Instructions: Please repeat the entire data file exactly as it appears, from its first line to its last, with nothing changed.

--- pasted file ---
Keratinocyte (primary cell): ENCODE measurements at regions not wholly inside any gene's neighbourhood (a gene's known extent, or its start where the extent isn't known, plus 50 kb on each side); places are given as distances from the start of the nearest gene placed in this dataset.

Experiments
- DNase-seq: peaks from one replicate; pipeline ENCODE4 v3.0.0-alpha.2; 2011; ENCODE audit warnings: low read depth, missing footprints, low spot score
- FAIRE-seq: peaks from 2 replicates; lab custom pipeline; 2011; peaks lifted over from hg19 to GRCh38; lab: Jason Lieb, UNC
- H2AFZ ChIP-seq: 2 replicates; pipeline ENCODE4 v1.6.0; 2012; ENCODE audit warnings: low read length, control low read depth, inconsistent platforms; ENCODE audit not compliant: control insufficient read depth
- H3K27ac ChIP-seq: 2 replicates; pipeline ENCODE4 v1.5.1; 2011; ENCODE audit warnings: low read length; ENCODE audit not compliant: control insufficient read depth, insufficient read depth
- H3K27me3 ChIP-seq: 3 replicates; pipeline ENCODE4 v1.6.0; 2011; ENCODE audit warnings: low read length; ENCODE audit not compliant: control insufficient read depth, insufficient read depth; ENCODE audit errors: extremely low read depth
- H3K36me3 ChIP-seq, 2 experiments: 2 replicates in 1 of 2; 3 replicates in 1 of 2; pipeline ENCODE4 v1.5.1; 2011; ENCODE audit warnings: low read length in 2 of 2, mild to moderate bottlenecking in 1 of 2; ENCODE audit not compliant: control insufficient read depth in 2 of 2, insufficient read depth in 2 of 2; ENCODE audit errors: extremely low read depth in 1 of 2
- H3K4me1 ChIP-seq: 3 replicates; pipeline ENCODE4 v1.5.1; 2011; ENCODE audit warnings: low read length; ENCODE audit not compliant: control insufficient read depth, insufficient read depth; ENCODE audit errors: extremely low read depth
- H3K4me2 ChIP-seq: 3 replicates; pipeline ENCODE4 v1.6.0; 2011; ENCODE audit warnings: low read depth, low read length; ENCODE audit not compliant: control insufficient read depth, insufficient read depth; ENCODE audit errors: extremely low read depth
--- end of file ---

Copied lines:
Keratinocyte (primary cell): ENCODE measurements at regions not wholly inside any gene's neighbourhood (a gene's known extent, or its start where the extent isn't known, plus 50 kb on each side); places are given as distances from the start of the nearest gene placed in this dataset.

Experiments
- DNase-seq: peaks from one replicate; pipeline ENCODE4 v3.0.0-alpha.2; 2011; ENCODE audit warnings: low read depth, missing footprints, low spot score
- FAIRE-seq: peaks from 2 replicates; lab custom pipeline; 2011; peaks lifted over from hg19 to GRCh38; lab: Jason Lieb, UNC
- H2AFZ ChIP-seq: 2 replicates; pipeline ENCODE4 v1.6.0; 2012; ENCODE audit warnings: low read length, control low read depth, inconsistent platforms; ENCODE audit not compliant: control insufficient read depth
- H3K27ac ChIP-seq: 2 replicates; pipeline ENCODE4 v1.5.1; 2011; ENCODE audit warnings: low read length; ENCODE audit not compliant: control insufficient read depth, insufficient read depth
- H3K27me3 ChIP-seq: 3 replicates; pipeline ENCODE4 v1.6.0; 2011; ENCODE audit warnings: low read length; ENCODE audit not compliant: control insufficient read depth, insufficient read depth; ENCODE audit errors: extremely low read depth
- H3K36me3 ChIP-seq, 2 experiments: 2 replicates in 1 of 2; 3 replicates in 1 of 2; pipeline ENCODE4 v1.5.1; 2011; ENCODE audit warnings: low read length in 2 of 2, mild to moderate bottlenecking in 1 of 2; ENCODE audit not compliant: control insufficient read depth in 2 of 2, insufficient read depth in 2 of 2; ENCODE audit errors: extremely low read depth in 1 of 2
- H3K4me1 ChIP-seq: 3 replicates; pipeline ENCODE4 v1.5.1; 2011; ENCODE audit warnings: low read length; ENCODE audit not compliant: control insufficient read depth, insufficient read depth; ENCODE audit errors: extremely low read depth
- H3K4me2 ChIP-seq: 3 replicates; pipeline ENCODE4 v1.6.0; 2011; ENCODE audit warnings: low read depth, low read length; ENCODE audit not compliant: control insufficient read depth, insufficient read depth; ENCODE audit errors: extremely low read depth